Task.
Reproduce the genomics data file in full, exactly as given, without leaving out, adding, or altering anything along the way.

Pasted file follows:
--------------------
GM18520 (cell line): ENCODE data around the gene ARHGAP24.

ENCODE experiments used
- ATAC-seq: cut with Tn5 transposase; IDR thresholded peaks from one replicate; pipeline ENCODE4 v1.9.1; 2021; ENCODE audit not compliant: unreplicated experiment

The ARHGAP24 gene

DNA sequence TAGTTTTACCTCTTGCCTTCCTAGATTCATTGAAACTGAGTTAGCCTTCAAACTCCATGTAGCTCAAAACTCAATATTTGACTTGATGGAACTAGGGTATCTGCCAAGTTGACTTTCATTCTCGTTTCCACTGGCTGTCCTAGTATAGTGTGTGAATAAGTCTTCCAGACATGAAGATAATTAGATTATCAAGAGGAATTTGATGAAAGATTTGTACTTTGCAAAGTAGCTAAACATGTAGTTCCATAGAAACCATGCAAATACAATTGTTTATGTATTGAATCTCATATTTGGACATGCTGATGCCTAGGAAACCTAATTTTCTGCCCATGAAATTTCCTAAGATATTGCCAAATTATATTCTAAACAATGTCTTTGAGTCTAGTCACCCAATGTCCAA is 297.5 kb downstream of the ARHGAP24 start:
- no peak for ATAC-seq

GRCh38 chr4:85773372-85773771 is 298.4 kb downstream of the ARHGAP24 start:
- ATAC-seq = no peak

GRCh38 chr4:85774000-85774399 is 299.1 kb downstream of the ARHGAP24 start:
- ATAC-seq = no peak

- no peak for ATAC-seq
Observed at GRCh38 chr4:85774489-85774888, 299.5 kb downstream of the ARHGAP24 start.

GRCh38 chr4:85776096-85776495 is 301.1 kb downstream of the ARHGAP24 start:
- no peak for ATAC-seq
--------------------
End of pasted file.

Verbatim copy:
GM18520 (cell line): ENCODE data around the gene ARHGAP24.

ENCODE experiments used
- ATAC-seq: cut with Tn5 transposase; IDR thresholded peaks from one replicate; pipeline ENCODE4 v1.9.1; 2021; ENCODE audit not compliant: unreplicated experiment

The ARHGAP24 gene

DNA sequence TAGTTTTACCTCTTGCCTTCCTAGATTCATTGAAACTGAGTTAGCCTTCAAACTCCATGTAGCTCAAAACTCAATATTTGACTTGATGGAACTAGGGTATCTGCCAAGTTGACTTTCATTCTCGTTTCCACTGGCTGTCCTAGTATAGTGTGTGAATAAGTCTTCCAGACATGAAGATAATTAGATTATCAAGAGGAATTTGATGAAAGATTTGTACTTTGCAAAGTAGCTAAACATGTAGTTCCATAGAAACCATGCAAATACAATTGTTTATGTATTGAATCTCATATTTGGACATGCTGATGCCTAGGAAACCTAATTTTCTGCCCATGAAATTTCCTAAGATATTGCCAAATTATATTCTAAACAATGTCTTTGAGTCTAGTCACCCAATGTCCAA is 297.5 kb downstream of the ARHGAP24 start:
- no peak for ATAC-seq

GRCh38 chr4:85773372-85773771 is 298.4 kb downstream of the ARHGAP24 start:
- ATAC-seq = no peak

GRCh38 chr4:85774000-85774399 is 299.1 kb downstream of the ARHGAP24 start:
- ATAC-seq = no peak

- no peak for ATAC-seq
Observed at GRCh38 chr4:85774489-85774888, 299.5 kb downstream of the ARHGAP24 start.

GRCh38 chr4:85776096-85776495 is 301.1 kb downstream of the ARHGAP24 start:
- no peak for ATAC-seq